The last piece in my trilogy about loss, ‘let me tell you a story’ is about the excellent piece of advice we received from Val Sutter, who officiated at my brother-in-law’s memorial service.
Val, a recently retired Army Chaplain, was a tremendous gift to us for a number of reasons: one, he was someone Jeff admired for his service to our country; two, he and his wife, Lisa, care very much for my sister, Lori; and three, he has a lot of experience comforting families in severe grief.
Val spent the first year of his marriage to Lisa in Dover, Delaware, honoring our nation’s fallen by ministering to the families who came to meet the caskets of their loved ones. I can’t imagine the fortitude this job must have required, I can only say that Val is one of the kindest, most gentle souls I have been fortunate to come across.
We sat with Val at my sister’s kitchen table and he patiently guided us through the main elements of the service. Lori was able to tell Val the wonderful stories of her courtship and marriage to Jeff, with Val taking notes and asking gentle, probing questions.
When it came time to discuss the speaker portion of the service, Val provided the following advice for us to share with family members who planned to talk a bit about Jeff. Rather than discuss Jeff’s qualities, suggested Val, tell a story that actually illustrates them. He said, “Start off by saying, ‘let me tell you a story’ and then go into detail within that story to say what it was about Jeff that was so special.”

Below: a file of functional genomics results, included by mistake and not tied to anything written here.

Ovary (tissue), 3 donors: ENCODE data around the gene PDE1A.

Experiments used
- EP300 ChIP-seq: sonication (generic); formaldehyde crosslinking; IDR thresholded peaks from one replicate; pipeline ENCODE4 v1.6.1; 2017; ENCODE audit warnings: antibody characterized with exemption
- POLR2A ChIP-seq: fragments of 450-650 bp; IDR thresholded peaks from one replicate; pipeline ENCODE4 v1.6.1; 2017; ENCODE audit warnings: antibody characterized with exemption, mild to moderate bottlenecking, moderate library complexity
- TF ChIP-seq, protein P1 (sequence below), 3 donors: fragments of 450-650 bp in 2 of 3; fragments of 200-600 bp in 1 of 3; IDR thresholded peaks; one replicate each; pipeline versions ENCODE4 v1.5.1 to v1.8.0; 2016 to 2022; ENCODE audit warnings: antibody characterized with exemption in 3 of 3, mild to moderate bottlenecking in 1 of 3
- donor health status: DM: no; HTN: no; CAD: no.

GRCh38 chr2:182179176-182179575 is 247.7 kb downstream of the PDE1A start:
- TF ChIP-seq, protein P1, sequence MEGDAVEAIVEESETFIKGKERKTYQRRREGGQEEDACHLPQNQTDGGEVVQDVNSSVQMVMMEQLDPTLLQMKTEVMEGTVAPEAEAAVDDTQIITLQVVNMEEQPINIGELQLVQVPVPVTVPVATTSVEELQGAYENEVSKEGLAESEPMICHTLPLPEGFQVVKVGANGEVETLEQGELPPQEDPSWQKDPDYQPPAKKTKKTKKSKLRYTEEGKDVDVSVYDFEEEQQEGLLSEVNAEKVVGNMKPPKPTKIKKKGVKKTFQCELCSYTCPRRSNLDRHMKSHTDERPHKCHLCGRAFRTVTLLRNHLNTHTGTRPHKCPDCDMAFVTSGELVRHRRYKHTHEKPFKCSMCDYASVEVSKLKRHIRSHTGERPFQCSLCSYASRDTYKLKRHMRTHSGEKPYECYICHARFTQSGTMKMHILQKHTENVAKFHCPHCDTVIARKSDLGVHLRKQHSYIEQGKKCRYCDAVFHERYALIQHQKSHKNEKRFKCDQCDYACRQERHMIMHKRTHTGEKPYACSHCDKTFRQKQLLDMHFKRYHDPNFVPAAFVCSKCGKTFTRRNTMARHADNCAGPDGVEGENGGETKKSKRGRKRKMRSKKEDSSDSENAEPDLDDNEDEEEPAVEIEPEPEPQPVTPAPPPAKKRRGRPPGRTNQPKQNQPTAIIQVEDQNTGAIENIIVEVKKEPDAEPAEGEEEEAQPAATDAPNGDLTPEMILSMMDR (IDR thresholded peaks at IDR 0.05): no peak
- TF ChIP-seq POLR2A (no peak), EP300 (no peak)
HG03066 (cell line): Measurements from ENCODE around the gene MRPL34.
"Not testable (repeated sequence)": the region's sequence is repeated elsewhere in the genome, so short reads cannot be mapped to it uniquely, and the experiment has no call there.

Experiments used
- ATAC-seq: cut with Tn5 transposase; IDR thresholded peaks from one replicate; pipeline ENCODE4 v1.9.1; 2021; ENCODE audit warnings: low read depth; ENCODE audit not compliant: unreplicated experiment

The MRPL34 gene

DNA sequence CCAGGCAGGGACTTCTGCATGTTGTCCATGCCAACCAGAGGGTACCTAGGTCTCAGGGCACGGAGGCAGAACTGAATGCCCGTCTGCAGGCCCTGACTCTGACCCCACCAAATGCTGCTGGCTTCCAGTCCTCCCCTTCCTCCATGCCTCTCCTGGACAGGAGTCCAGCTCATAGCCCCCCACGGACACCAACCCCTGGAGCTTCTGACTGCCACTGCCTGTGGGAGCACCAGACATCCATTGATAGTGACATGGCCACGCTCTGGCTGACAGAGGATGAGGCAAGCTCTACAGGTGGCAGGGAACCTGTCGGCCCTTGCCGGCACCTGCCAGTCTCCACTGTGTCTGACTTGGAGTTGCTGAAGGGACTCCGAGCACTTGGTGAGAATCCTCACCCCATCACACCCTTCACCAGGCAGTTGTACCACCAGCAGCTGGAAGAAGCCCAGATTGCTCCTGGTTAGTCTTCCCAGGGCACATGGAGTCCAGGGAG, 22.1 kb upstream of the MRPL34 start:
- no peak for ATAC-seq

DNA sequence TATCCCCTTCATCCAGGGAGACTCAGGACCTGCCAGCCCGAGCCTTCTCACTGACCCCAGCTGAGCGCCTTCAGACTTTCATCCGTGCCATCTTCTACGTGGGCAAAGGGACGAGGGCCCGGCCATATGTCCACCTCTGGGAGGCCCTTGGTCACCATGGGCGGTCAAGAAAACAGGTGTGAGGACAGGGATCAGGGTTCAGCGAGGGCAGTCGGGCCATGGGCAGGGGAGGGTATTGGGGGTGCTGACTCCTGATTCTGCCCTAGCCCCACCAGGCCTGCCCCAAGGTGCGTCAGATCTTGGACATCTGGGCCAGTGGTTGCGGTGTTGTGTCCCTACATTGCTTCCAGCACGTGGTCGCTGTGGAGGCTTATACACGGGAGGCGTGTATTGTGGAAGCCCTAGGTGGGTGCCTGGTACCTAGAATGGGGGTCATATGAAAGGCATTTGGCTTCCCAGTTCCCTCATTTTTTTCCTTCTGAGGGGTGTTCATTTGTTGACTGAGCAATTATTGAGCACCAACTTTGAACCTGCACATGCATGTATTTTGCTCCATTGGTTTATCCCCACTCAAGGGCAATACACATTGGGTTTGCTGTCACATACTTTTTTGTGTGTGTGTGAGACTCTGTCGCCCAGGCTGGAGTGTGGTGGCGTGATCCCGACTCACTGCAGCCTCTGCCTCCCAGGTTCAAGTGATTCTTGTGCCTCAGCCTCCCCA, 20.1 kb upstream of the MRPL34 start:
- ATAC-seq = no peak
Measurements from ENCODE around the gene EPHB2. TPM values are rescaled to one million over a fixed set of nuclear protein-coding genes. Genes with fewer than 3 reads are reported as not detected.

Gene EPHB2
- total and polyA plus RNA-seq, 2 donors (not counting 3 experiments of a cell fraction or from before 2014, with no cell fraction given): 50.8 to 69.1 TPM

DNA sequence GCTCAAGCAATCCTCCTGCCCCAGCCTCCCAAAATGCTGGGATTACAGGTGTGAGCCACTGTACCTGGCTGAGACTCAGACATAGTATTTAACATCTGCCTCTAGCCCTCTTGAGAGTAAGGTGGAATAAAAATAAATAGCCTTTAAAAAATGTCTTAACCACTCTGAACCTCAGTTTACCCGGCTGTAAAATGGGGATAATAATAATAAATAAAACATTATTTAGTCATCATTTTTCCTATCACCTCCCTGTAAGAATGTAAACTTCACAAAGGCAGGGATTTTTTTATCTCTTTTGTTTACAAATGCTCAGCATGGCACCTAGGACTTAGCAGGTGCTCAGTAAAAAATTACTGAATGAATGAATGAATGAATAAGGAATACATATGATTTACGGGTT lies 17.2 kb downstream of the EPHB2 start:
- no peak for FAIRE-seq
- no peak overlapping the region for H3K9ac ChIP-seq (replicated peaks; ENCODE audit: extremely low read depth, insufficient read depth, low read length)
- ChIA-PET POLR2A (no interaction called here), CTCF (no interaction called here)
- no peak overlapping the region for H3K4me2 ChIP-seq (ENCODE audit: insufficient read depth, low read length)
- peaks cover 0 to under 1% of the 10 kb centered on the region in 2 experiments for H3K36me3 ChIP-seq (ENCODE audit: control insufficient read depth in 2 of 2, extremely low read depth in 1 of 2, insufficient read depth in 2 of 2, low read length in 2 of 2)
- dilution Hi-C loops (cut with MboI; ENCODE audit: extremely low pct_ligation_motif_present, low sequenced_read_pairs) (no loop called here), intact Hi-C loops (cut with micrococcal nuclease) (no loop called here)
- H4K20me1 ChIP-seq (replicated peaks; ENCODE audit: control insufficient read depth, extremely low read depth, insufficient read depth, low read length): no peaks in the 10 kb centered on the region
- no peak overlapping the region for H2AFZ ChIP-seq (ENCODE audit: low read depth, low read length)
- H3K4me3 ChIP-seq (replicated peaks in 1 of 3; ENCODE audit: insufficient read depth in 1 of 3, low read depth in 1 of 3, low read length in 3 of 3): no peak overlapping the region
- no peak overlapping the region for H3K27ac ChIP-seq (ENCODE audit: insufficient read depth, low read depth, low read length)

This sounds so simple but it’s very profound. Anyone can be described as a devoted family man or a fun-loving person. But it takes a meaningful story, like the one my father told about Jeff ‘foraging’ for food at an AM/PM mini mart in Hawaii when we were stranded in a residential neighborhood without a car, to really give everyone a terrific sense of how Jeff sprang into action in a crisis. It helped us hone our stories so that everyone at the service got to know a real person, not an advertising poster for father or husband of the year. And it greatly humanized Jeff and made sure he would be remembered as the extreme giver he was.
Thank you for reading my posts about what I learned from losing my brother-in-law, Jeff. I learned a lot about what I can do if someone I care about experiences a similar loss. I hope it’s made me a better responder and I hope this advice will benefit others who truly want to know how they can help in a crisis.
P.S. The amazing flowers above were sent to me by my sister, Lori. Many thanks to Judy Sieber and the wonderful staff at Emily Joubert for designing something that so beautifully reflected my sister’s sentiments to me.